Hummingbird Season

By Margo D. Beller @MargoDBeller

One of the nice things, among many, that makes it enjoyable to visit the Scherman Hoffman store -­ besides all the books, seed and feeders available for purchase -­ is looking out the window at the feeders. In winter the many types of ­ thistle, sunflower seed and suet feeders draw an assortment of birds that depend on this bounty to survive the winter.

However, my favorite feeder is the one that comes out at the end of spring into early summer: ­ the red­-topped hummingbird feeder.

Mike Anderson hummer 2The feeder hangs where you can see it because that allows you to see the ruby-­throated hummingbirds that visit for the “nectar” of sugar water. Of the world’s many types of hummingbirds, only the ruby­-throated visits eastern U.S. feeders such as Scherman’s every year.

The ruby throat belongs to the male. His bright green back and wings contrast with the red throat (in some light it looks black) and the white belly. John J. Audubon called the ruby-­throated hummingbird the “glittering fragment of the rainbow,” and it’s easy to understand why.

I hang a hummingbird feeder, too. I always envy Scherman Hoffman because the feeder there, at the top of the hilled driveway, seems to draw hummingbirds of both sexes sooner than my house down on the plain. I don’t see males at my feeders often, and when I do it is usually early in June when they are more interested in my flowers than my feeder.

More commonly, when I do see hummingbirds at my feeder, they are females. Females don’t have the ruby throat. Like other female birds, they are duller in color to better blend into the foliage when they are sitting on their nests. The females I see suddenly appear in earnest in mid-June into July.

When it comes to the nests, the females do all the work. Pairs are together only long enough for courtship and mating. Then the male flies off. Males tend to migrate south for the winter earlier than the females and juveniles, usually in late July or early August. Mike Anderson hummer

So that leaves the females to build a nest. As seen in Mike Anderson’s photo here, the nest is­ a small cup of moss tied together by spider webs or lichen secured to a tree branch. Here she will­ lay her eggs and then have to feed herself while incubating and, later, feeding the young.

So when a single parent female is looking for a food source, it’s nice to have a feeder hanging out there. Having plants she would like nearby, in my case the tiny pink trumpets of a coral bell, doesn’t hurt either. Other flowers a hummingbird favors include trumpet vine, bee balm, columbine, delphinium, butterfly bush, rose of Sharon and hollyhock. Later in the summer, juveniles will start coming to the feeder, too.

As I see it, the problem in parts of New Jersey is hungry deer. Most people don’t want to go to the time and trouble of growing flowers – including the ones where hummingbirds would feed - and protecting them from deer. These homeowners find it easier to allow their landscapers to fill the yard with the usual dull shrubs that don’t flower. It’s easier to put in another ilex if there’s deer damage. That’s a shame because hummingbirds like many of the native flowering plants, which are usually hardier, not liked as much by deer, and can take hot, dry, New Jersey summers.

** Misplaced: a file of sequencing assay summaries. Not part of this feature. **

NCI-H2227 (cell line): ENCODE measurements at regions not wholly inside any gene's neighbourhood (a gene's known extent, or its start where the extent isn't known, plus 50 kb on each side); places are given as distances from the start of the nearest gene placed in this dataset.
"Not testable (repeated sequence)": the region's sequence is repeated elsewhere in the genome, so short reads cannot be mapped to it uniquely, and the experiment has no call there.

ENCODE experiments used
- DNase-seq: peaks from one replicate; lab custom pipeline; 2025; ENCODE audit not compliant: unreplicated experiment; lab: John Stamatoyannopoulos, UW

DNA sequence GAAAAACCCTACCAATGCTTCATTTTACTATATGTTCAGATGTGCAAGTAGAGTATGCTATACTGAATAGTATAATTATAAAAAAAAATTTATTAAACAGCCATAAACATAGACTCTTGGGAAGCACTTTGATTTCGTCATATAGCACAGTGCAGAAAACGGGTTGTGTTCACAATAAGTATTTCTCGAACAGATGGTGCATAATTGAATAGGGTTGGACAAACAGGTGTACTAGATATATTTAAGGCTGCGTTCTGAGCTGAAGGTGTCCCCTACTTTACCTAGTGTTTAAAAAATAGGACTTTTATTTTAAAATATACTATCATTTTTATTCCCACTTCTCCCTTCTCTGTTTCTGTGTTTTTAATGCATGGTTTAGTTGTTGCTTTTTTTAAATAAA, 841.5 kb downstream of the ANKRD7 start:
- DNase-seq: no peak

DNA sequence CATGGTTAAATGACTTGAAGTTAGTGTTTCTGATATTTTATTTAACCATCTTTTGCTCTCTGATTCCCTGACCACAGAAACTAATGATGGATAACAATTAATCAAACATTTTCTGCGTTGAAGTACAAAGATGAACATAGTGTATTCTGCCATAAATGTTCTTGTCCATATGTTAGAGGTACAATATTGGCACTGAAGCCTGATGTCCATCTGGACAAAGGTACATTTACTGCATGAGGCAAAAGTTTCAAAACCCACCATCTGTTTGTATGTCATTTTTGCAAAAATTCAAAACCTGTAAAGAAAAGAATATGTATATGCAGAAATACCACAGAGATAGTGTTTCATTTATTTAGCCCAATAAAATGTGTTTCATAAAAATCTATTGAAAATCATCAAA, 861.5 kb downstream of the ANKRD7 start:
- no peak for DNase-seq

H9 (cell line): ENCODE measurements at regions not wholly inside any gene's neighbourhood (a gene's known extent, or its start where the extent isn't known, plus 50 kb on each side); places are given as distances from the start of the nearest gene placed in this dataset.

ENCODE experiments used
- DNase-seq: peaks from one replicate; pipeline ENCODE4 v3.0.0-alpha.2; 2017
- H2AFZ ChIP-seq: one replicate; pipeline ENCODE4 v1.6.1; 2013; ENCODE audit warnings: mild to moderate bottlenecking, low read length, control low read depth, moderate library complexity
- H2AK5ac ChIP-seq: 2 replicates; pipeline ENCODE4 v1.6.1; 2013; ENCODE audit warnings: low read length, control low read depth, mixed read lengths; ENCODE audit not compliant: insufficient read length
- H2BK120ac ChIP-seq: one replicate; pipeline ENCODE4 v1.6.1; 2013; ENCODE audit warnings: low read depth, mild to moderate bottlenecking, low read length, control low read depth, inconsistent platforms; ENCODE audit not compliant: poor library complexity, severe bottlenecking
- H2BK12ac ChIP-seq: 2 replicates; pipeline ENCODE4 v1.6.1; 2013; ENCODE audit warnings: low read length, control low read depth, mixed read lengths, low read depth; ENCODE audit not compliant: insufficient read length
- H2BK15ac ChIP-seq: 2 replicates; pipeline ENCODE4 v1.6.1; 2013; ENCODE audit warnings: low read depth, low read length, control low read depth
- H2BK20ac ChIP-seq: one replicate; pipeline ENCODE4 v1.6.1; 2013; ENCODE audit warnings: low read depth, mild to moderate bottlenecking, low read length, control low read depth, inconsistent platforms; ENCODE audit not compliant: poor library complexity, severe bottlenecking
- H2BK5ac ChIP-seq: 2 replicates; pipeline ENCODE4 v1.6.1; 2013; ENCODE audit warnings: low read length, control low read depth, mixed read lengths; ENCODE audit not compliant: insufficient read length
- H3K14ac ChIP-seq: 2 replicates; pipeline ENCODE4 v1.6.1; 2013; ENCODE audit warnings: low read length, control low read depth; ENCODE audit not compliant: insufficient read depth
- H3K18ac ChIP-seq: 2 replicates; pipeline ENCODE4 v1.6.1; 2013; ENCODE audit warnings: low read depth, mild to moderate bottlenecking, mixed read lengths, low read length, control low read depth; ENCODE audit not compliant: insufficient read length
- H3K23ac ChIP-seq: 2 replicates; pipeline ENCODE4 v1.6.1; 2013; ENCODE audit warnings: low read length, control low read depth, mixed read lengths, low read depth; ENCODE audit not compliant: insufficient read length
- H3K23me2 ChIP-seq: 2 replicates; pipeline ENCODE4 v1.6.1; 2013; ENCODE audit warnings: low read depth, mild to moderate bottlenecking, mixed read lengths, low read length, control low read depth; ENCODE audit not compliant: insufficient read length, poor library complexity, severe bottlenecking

hummer2Hummingbirds can survive without flowers. They catch insects out of the air or pull them out of spider webs. They’ll rid your yard of mosquitoes, gnats, fruit flies, small bees and even spiders. One particularly nice habit of theirs is picking aphids from leaves.

But even those yards with the dullest of plants will often have a hummingbird feeder hanging in front or back. Ruby-throats are fun to watch when they come feed, beating their wings at 50 or more times a second and looking more like an insect than a bird. (Here’s a fun fact: Hummingbirds are the only type of bird that can fly backwards.)

Feeding a hummingbird is simple: You buy a feeder, which will likely be red, the color that attracts the birds. Hummers don’t need special food – just boil one part sugar to four parts water. So is you use a cup of water, you use a quarter-cup of sugar. If you use two cups of water, you use a half-cup of sugar, and so on.

When the sugar has dissolved, let the liquid cool. Make sure the feeder is clean. Pour the cooled liquid in and hang the feeder on a pole or tree, preferably where you can see it. If the feeder is hanging in the sun, or if it has been very hot weather, make sure to change the liquid after three days.

Hanging a feeder doesn’t take much work, it helps a lovely species of bird and it allows you and your kids to do something that brings a bit of nature to your yard.